First and foremost, it’s important to remember that your personal safety and the safety of your family and employees is the most important thing. Don’t lose sight of that as you attempt to brave extreme winter weather conditions to take care of your cattle.
Cattle can deal with harsh winter temperatures much easier if they remain dry and are sheltered from the wind. Anything you can do to minimize exposure to freezing rain and wet snow will definitely help your cattle come through these storms in better condition. In addition, providing a windbreak will help cattle conserve energy. Cattle bedding in the form of straw or crop residues will also help cattle better deal with cold conditions.
In feedlot and drylot feeding operations, removing snow from pens before it melts and causes muddy conditions will also pay dividends. Muddy conditions will result in poor cattle performance, increased feed intakes, and increased disease incidence, especially in young calves.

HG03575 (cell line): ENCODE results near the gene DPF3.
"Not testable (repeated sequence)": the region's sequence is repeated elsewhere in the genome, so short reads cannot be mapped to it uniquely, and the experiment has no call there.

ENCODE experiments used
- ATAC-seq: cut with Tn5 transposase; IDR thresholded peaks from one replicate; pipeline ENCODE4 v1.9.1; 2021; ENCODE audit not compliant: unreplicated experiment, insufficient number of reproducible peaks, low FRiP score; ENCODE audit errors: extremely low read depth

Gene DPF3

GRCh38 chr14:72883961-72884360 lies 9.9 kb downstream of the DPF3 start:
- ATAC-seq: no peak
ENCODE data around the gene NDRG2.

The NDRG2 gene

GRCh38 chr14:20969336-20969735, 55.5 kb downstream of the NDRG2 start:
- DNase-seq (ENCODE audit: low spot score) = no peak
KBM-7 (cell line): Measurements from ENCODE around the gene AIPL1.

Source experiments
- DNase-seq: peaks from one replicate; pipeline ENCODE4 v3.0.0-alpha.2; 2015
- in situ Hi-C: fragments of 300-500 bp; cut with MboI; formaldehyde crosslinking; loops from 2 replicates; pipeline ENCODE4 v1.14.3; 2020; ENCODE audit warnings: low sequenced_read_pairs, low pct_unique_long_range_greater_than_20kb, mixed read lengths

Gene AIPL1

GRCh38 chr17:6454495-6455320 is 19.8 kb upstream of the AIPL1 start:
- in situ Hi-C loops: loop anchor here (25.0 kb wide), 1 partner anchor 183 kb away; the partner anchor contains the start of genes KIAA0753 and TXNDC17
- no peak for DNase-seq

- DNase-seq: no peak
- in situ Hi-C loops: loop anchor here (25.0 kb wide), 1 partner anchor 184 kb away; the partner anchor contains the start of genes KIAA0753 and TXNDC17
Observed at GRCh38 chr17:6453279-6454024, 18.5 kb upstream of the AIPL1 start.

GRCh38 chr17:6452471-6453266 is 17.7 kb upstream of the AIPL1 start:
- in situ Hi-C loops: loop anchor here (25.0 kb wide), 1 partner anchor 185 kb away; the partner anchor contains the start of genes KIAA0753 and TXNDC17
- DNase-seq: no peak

Cold conditions cause in an increase in maintenance energy requirements and as a result, you should focus your attention on providing more energy in the diet during periods of extremely cold weather. This can be in the form of higher quality roughage, supplemental byproducts, or cereal grains.
Finally, be on the lookout for frostbite. Especially sensitive areas include the teats of lactating cows and the scrotum and testicles of bulls. In cows, you may not notice the frostbite until calf growth is reduced because the cow refuses to let the calf nurse affected teats. For bulls, frostbite damage of the testicles will result in problems with sperm production 45 to 60 days following the frostbite injury. Be sure to have a breeding soundness exam prior to the breeding season to ensure a successful breeding season.
I hope these tips will help you cope with the challenges of winter weather. For more detailed information regarding these topics please see this web site: http://www.ag.ndsu.nodak.edu/coping/cattcope.htm